In this workshop the TRI-HP project aimed to bring together expertise from different areas with a focus on more technical discussions on trigeneration systems innovations, followed by a more social & policy level debate on the uptake of heat pumps. The first part were 7 short presentations which provided an overview of the TRI-HP objectives and innovations. This was followed by a discussion with two jury members who provided their feedback on the innovations and discussed them with the TRI-HP consortium members. The final session of the workshop focused more on the social and policy aspects of the market uptake of heat pumps with short statements from invited EU associations and comments this by the TRI-HP partners.

When providing an overview of the TRI-HP objectives, project coordinator Dr. Daniel Carbonell (SPF-OST) explained that the project aims to develop trigeneration systems that are based on electrically driven natural refrigerant heat pumps coupled with PV to provide heating, cooling and electricity to multi-family buildings. The technologies are currently still in a research phase which finishes in early 2023, after that they will be ready to be demonstrated at a larger scale before being ready to go to market in several years.   

The two main systems that are under development were introduced. The first being a dual source/sink system that provides heating & cooling from ground- and air-sources for the Mediterranean climatic zone. The second is a solar-ice slurry system which is more focused on central Europe for heating with cooling as an add-on feature. This uses solar collectors as the only renewable heat source, combining it with ice-slurry as an intermediate storage when there’s not enough solar. Both systems use an ‘Advanced Energy Management System’ which provides smart controls to ensure that energy costs are minimized and renewable share is optimised through a management algorithm based on model predictive control.


After the presentations the technologies were discussed with the jury who were Sylvain Courtey (President at Eurovent Certita Certification) and Zhecho Bolashikov (Environmental Research Engineer at Daikin Europe). The discussion covered different parts of the innovations:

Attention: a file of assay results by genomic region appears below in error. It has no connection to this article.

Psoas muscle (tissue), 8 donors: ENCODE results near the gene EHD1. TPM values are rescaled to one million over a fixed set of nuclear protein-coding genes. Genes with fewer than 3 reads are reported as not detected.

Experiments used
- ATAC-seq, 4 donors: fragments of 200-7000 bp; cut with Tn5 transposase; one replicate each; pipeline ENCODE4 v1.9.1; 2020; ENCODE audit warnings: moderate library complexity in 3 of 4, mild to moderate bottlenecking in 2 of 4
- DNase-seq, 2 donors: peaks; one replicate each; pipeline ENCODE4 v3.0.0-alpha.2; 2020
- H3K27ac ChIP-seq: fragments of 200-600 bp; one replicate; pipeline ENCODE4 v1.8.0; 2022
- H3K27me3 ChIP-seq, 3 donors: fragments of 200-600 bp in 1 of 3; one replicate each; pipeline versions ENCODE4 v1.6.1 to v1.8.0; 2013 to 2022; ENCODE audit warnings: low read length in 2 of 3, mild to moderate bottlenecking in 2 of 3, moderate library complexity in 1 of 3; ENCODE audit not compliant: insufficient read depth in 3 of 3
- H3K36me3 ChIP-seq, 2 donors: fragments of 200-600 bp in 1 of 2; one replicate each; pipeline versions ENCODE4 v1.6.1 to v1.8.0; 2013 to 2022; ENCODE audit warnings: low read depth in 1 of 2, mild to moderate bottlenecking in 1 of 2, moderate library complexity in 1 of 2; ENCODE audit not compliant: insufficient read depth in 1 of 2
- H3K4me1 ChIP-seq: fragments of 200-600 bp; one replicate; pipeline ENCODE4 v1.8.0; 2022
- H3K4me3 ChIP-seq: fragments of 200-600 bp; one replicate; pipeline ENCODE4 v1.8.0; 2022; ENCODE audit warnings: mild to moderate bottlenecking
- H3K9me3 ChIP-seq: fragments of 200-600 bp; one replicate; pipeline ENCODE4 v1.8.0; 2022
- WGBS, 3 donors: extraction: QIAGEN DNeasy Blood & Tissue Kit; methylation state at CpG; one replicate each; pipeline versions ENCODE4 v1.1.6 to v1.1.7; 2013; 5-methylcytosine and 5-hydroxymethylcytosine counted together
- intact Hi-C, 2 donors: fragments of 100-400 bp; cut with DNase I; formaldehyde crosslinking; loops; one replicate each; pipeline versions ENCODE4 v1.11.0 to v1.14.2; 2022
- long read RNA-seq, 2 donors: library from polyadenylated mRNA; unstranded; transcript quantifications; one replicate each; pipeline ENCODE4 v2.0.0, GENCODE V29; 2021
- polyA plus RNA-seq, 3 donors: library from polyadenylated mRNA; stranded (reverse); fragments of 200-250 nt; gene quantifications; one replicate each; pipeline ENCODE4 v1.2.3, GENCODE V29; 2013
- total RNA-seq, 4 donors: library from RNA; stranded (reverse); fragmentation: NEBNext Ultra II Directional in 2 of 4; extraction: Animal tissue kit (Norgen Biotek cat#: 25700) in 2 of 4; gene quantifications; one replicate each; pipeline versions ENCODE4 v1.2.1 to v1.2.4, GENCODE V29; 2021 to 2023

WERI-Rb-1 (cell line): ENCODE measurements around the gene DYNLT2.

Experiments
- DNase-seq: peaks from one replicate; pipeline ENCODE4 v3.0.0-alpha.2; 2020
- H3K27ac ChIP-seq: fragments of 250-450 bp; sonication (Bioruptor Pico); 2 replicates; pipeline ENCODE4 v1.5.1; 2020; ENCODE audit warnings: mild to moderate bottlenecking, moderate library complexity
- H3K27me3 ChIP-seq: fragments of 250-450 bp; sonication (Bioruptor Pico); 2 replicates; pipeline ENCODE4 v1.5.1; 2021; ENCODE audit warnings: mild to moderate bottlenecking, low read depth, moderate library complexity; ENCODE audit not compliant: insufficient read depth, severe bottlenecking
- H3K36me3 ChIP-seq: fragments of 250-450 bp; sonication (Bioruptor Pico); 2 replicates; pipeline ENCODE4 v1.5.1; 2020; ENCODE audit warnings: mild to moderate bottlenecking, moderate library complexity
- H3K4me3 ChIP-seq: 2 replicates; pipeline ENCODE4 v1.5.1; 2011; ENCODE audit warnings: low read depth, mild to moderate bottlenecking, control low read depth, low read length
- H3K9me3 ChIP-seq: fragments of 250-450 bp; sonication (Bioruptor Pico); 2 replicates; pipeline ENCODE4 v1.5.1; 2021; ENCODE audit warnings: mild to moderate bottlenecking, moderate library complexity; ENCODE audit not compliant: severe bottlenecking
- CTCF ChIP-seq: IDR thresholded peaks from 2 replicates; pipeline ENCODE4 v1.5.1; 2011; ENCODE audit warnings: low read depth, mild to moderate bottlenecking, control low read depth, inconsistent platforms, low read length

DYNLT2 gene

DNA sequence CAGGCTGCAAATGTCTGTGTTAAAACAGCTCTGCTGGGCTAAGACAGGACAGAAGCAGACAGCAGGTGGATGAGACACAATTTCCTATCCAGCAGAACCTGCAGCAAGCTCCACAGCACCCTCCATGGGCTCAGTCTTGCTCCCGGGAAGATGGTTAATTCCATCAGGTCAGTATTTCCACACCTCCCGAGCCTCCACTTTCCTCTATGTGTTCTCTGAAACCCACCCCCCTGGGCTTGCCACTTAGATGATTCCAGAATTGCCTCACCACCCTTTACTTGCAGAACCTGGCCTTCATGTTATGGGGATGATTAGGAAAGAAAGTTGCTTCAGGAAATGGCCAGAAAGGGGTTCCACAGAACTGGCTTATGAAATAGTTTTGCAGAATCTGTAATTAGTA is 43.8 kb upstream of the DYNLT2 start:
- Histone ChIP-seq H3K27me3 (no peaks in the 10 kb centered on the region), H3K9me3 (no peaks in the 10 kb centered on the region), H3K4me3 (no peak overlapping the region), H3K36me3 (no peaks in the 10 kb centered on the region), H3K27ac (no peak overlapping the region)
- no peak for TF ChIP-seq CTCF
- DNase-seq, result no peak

• It was discussed that the ice-slurry system as a storage medium for heating has a potential cost reduction of 10% as it doesn’t have the need for heat exchangers within the ice storage, as opposed to conventional ice storage tanks technologies.
  • In terms life-cycle cost analysis it was mentioned that the ice slurry system was compared to a ground source heat pump system achieving same cost and efficiency with the added benefits of not needing space in the ground and not being regulated by water protection laws.
  • The importance of awareness of the advantages compared to the barriers of such systems by local & national stakeholders was discussed as well. Where the high upfront investment costs, combined with the complexity of the systems, make the need for information towards investors a key component in the medium- to long term.

In the final part statements were made by Folker Franz (EPEE), Jozefien Vanbecelaere (EHPA) and Davide Sabbadin (EEB) on what is needed for the market uptake of heat pumps in Europe. It was stressed that with the raised ambitions by the EU there is an increased interest among the population and governments in support of heat pumps. This increases the need for policy support in terms of regulations and price control on one hand, and innovations that can accelerate the uptake on the medium and longer term on the other. The major barrier identified on the short term by both the presenters and the audience was the “lack of skills” among installers on heat pumps and the link towards other systems in the building. There is a need for a more structured plan from the EU on addressing the training needs in the different Member States for a smoother transition.

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